Smaller manufacturers can’t afford to experiment with 3D printing. Here are three ways additive manufacturing can pay for itself.
September 9, 2019
MEP National Network
Smaller manufacturers can’t — and shouldn’t — impulsively jump into additive manufacturing.
While it is indeed the future of our industry, additive manufacturing is also a big investment, and potentially a make-or-break investment for small manufacturers that need to hit ROI goals as soon as possible. When every dollar counts, a prolonged realization of production benefits can cripple a small manufacturer. But a little foresight and planning can go a long way toward enjoying immediate dividends. Here are some ways to make additive manufacturing work for your company — in short order.
3 Immediate ROI Use Cases for Additive Manufacturing
Central to any effort to leverage additive manufacturing is the need to develop a clear idea of what this technology will enable for your plant, and how additive manufacturing can be leveraged to produce tangible business results. What tasks and projects can reap benefits right away? Common short-term candidates include:
1. Mold Making
Replacement parts can be expensive to make and troublesome to warehouse, yet can create dissatisfied customers if they’re unavailable. Old SKUs can quickly multiply into the thousands, tooling may have degraded, and it’s challenging to justify setup time for small runs on old parts when new, larger orders need to be fulfilled.
By maintaining a digital inventory of mold designs, you can quickly service your client by creating a 3D-printed sand mold to cast the part. Lead times can be reduced from months to days, helping to transform your customer into a loyal customer.
2. Custom Fixtures
Many parts have complex or delicate geometries, which is problematic for secondary processes such as grinding or polishing. These types of parts must often be clamped down or otherwise manually secured to be finished, which adds time with each and every piece.
These time-consuming steps — which don’t even add value to the final product — can be eliminated with the use of 3D-printed trays and fixtures precisely contoured to hold work pieces. Imagine a worker simply placing a complex part in a custom tray that supports its vulnerable spots, applying the necessary tooling, and instantly moving it down the line. Now imagine the time-saving that occurs over hundreds or thousands of times.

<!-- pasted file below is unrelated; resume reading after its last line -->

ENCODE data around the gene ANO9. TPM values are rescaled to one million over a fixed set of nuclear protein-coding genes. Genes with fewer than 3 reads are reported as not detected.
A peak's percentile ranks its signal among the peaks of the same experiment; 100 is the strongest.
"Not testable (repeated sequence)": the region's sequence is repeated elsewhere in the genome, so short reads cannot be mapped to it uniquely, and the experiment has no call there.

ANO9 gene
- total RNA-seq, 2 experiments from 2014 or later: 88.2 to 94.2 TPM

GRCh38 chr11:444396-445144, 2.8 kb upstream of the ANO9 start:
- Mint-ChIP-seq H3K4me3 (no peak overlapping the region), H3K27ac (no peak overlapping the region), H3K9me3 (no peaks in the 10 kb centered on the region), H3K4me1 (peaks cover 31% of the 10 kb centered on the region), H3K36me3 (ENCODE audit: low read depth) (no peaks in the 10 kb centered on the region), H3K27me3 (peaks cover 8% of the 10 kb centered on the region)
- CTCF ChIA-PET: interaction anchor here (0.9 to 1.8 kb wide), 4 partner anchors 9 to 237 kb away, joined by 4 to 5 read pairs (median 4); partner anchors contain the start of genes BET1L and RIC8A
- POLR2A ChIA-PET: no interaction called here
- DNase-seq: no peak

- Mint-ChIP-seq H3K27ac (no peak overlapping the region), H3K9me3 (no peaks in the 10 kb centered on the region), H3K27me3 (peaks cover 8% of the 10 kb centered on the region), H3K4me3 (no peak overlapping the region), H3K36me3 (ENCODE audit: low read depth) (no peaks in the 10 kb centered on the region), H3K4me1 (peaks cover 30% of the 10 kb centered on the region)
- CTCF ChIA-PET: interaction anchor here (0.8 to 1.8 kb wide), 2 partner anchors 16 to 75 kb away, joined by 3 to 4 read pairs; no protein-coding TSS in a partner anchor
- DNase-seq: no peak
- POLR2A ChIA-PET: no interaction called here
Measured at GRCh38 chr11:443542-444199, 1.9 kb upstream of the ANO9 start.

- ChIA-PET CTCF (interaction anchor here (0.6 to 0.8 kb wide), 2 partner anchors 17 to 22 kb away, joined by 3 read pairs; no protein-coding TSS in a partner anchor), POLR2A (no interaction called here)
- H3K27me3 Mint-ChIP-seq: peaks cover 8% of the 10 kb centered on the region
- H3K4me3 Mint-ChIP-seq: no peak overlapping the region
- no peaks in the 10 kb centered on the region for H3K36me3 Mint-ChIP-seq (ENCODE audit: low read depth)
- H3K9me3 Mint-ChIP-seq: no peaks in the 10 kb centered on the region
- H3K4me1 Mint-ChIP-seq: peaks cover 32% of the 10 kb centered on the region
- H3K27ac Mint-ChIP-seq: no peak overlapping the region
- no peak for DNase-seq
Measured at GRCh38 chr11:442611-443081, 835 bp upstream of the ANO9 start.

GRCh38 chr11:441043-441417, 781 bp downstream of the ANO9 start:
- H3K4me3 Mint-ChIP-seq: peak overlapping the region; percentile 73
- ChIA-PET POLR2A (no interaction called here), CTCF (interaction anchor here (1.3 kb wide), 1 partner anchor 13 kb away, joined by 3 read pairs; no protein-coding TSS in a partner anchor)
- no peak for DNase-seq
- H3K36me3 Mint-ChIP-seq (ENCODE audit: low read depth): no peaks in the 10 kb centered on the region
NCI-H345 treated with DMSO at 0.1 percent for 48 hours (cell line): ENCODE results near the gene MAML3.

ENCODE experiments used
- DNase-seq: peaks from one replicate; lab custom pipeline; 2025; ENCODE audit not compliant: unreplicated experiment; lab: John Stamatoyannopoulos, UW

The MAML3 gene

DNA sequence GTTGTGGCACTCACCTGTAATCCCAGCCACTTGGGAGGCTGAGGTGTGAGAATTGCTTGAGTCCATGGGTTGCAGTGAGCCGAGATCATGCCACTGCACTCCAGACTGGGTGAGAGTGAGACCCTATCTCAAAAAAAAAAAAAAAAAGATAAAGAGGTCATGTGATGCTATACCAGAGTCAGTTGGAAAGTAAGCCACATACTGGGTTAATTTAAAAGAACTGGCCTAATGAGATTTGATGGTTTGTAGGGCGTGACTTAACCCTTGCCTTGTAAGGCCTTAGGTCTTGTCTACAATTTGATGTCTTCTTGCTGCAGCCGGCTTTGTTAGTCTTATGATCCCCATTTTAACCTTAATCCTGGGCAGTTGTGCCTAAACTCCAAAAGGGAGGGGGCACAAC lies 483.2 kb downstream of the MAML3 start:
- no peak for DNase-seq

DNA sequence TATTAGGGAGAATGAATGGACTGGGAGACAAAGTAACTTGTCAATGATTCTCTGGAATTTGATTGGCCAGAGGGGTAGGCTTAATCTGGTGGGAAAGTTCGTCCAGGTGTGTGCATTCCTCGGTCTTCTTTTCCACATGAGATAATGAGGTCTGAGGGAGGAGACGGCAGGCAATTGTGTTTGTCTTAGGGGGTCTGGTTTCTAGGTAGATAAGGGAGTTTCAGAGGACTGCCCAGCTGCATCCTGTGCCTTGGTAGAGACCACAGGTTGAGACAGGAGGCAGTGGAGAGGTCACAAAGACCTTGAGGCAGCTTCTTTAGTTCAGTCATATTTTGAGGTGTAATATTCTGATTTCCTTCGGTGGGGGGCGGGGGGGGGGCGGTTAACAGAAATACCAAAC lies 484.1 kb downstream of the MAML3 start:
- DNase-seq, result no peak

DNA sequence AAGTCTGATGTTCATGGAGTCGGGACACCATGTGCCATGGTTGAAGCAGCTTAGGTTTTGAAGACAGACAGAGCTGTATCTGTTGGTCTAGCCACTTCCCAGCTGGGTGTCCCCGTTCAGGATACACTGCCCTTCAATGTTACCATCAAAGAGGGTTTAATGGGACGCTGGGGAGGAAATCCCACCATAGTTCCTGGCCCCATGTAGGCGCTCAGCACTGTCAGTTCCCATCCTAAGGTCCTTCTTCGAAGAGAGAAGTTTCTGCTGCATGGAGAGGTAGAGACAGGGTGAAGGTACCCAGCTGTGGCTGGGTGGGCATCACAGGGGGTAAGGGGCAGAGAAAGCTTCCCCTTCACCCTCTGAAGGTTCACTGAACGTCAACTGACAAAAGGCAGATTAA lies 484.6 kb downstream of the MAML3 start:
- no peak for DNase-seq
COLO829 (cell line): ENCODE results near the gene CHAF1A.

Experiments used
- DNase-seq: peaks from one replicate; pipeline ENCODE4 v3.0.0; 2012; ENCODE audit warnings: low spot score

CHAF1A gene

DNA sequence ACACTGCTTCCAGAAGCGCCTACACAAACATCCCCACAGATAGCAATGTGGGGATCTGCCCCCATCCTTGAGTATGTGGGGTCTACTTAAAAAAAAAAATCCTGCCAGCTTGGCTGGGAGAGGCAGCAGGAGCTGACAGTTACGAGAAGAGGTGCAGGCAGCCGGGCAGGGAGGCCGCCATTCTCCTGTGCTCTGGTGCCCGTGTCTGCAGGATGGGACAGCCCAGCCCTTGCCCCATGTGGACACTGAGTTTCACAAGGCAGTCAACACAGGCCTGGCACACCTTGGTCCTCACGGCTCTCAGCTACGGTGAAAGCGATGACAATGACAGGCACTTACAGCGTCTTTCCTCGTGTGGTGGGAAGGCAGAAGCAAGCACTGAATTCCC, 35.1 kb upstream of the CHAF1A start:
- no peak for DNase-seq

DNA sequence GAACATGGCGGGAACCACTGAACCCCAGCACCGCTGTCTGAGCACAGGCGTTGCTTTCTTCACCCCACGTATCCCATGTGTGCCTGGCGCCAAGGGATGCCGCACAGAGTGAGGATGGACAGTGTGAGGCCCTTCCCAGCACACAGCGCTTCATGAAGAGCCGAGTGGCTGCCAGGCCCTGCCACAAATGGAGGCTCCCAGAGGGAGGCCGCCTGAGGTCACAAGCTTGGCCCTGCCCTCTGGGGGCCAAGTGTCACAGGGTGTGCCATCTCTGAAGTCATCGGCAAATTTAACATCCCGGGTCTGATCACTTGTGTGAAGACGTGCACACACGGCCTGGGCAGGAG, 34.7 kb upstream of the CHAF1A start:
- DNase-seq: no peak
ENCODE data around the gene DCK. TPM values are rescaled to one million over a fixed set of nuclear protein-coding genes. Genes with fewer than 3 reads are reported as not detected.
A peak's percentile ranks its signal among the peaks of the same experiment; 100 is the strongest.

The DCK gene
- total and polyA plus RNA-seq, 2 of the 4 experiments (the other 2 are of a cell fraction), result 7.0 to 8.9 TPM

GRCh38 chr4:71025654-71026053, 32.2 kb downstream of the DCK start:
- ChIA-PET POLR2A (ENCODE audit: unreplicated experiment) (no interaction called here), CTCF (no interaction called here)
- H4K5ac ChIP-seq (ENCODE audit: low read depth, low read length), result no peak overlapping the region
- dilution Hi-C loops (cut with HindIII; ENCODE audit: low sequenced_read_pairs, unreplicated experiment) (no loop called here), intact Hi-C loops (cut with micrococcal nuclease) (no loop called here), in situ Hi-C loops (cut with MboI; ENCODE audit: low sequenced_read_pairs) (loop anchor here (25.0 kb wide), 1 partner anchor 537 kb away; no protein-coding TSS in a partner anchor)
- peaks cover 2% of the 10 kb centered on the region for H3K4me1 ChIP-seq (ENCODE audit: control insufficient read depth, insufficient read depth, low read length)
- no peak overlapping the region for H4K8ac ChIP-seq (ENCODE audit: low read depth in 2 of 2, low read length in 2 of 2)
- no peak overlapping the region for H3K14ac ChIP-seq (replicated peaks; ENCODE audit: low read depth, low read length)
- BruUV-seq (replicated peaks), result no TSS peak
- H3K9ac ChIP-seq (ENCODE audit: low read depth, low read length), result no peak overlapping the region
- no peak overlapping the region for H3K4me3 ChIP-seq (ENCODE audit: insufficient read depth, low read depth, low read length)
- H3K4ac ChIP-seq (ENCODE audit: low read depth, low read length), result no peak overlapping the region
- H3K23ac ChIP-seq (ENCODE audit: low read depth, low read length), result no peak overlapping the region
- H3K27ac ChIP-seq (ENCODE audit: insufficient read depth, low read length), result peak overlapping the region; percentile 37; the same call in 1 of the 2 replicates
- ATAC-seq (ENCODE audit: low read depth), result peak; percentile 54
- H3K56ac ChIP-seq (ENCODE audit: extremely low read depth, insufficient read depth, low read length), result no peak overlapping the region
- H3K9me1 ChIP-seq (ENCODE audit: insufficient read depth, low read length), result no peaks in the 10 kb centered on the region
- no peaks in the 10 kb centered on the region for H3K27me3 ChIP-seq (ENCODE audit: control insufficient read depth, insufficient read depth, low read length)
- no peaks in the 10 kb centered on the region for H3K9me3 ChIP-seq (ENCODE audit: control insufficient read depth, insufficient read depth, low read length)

3. Go/No-Go Gauges
This type of inspection tool is simple in design, yet needs to be precise to verify safety and performance assessments. Go/no-go gauges are not designed to measure the dimensions of a part, but instead identify whether the part’s state is acceptable or unacceptable. For example, there are standard specifications on the thread depth of screws, and a go/no-go gauge is used to verify a screw’s thread depth is compliant. Go/no-go gauges can also verify that widths, diameters, and other part dimensions are in line with industry standards and customer requirements.
A quick, cost-effective solution for creating go/no-go gauges is to 3D print them, especially if you just have a few parts to verify. Simply making your own can be much more efficient than finding and ordering one.
A Real-world Example: Making a Metal Cast Part in 3 Days
Humtown Products is a small, family-owned company in Ohio that is a good example of how a small manufacturer can leverage additive manufacturing. When the Air Force Research Laboratory (AFRL) needed to replace a cast legacy aircraft part, Humtown Products created a 3D-printed sand mold for the part. In one day.
Local partner Youngstown State University then used the sand mold to cast the part in 356 aluminum. While traditional metal-part casting would have required a four-to-six week turnaround and cost up to $15,000 or more, additive manufacturing enabled the part to be successfully produced in three days . . . for less than $1,000.
Humtown Products was brought onto the project by America Makes Youngstown and the Manufacturing Advocacy and Growth Network (MAGNET), the northeastern regional partner of the Ohio Manufacturing Extension Partnership (Ohio MEP), which is part of the larger MEP National NetworkTM, a unique public-private partnership that delivers comprehensive, proven solutions to U.S. manufacturers, fueling growth and advancing U.S. manufacturing.
Get Expert Advice on How to Leverage Additive Manufacturing
The MEP National Network has MEP Centers across the country who can help small manufacturers “de-risk” decisions around additive manufacturing. Its expert staff can perform a walkthrough assessment to help determine how additive manufacturing can increase plant efficiency, as well as what raw materials, targeted parts, and types of additive manufacturing technology best match their needs.
For instance, many small manufacturers are advised by MEP additive manufacturing experts not to buy a 3D printing machine, but instead use a 3D-printing service while experimenting with their initial 3D printing projects. By gaining first-hand experience without committing to capital equipment, you’ll be able to make smarter decisions down the line on what type of additive manufacturing is the best fit with your plant.
To learn more about additive manufacturing — and to start assessing how it can be incorporated into your operations — contact your local MEP Center, which will be able to recommend trusted resources for developing your company’s future.
Dave Pierson is a senior design engineer at MAGNET, the Manufacturing Advocacy and Growth Network. Part of the MEP National Network, MAGNET provides hands-on support ranging from new product design to operations, and brings education and business together to create tomorrow’s manufacturers.